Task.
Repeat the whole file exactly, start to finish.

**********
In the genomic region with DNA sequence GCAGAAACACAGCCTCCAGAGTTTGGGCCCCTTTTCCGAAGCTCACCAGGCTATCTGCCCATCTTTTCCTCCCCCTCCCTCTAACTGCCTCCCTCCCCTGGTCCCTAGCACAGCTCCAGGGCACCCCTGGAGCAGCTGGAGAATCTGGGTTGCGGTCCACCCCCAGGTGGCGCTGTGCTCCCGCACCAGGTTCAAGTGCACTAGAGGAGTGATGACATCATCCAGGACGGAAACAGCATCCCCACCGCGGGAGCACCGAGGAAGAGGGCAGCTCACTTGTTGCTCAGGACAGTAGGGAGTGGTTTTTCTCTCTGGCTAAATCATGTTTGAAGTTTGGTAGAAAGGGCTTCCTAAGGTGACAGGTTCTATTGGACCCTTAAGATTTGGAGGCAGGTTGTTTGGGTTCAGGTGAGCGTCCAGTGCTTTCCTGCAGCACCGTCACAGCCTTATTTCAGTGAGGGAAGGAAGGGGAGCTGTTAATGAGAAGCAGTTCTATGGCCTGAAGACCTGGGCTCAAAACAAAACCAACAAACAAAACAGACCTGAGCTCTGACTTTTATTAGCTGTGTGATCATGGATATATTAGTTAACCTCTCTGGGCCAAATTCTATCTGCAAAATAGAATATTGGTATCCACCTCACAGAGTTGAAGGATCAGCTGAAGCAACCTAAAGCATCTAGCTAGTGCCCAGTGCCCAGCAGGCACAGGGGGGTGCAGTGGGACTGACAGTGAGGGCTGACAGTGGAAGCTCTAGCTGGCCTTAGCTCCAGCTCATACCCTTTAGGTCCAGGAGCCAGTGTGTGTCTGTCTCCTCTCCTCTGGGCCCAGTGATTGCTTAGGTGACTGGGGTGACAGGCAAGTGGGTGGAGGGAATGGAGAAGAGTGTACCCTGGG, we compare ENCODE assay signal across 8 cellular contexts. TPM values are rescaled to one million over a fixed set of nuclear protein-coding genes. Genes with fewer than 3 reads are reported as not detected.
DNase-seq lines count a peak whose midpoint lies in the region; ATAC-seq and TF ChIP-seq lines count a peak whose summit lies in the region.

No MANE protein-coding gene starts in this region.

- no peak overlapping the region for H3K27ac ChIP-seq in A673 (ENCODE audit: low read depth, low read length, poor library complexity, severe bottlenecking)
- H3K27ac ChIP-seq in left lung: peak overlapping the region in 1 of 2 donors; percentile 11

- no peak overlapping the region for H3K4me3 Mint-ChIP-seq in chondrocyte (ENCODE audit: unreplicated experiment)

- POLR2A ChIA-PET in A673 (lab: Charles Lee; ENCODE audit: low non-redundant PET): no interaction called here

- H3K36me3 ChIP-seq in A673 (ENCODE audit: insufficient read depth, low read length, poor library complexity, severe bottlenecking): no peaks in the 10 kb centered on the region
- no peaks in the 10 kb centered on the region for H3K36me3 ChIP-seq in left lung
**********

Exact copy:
In the genomic region with DNA sequence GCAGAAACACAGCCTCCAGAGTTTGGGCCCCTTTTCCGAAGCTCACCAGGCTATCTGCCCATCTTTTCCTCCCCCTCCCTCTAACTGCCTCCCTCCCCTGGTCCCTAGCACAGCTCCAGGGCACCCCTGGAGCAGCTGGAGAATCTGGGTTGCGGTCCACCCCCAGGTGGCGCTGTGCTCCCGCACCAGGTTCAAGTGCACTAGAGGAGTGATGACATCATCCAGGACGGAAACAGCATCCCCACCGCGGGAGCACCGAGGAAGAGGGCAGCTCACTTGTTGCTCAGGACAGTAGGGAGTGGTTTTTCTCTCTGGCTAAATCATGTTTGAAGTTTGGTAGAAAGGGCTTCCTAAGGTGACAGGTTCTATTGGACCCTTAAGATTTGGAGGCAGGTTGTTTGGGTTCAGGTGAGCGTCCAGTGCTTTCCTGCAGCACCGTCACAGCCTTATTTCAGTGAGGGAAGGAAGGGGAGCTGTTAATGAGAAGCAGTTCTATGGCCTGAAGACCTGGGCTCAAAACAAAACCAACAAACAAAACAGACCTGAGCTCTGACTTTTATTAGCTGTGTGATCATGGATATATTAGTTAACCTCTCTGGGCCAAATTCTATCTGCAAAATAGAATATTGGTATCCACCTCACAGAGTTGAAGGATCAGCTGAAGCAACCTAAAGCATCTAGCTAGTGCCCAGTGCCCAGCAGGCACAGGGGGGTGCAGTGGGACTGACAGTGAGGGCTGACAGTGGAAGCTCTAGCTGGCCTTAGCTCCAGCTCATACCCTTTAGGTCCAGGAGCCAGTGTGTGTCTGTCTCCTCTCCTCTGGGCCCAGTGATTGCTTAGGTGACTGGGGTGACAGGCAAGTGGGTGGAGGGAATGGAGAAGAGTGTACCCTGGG, we compare ENCODE assay signal across 8 cellular contexts. TPM values are rescaled to one million over a fixed set of nuclear protein-coding genes. Genes with fewer than 3 reads are reported as not detected.
DNase-seq lines count a peak whose midpoint lies in the region; ATAC-seq and TF ChIP-seq lines count a peak whose summit lies in the region.

No MANE protein-coding gene starts in this region.

- no peak overlapping the region for H3K27ac ChIP-seq in A673 (ENCODE audit: low read depth, low read length, poor library complexity, severe bottlenecking)
- H3K27ac ChIP-seq in left lung: peak overlapping the region in 1 of 2 donors; percentile 11

- no peak overlapping the region for H3K4me3 Mint-ChIP-seq in chondrocyte (ENCODE audit: unreplicated experiment)

- POLR2A ChIA-PET in A673 (lab: Charles Lee; ENCODE audit: low non-redundant PET): no interaction called here

- H3K36me3 ChIP-seq in A673 (ENCODE audit: insufficient read depth, low read length, poor library complexity, severe bottlenecking): no peaks in the 10 kb centered on the region
- no peaks in the 10 kb centered on the region for H3K36me3 ChIP-seq in left lung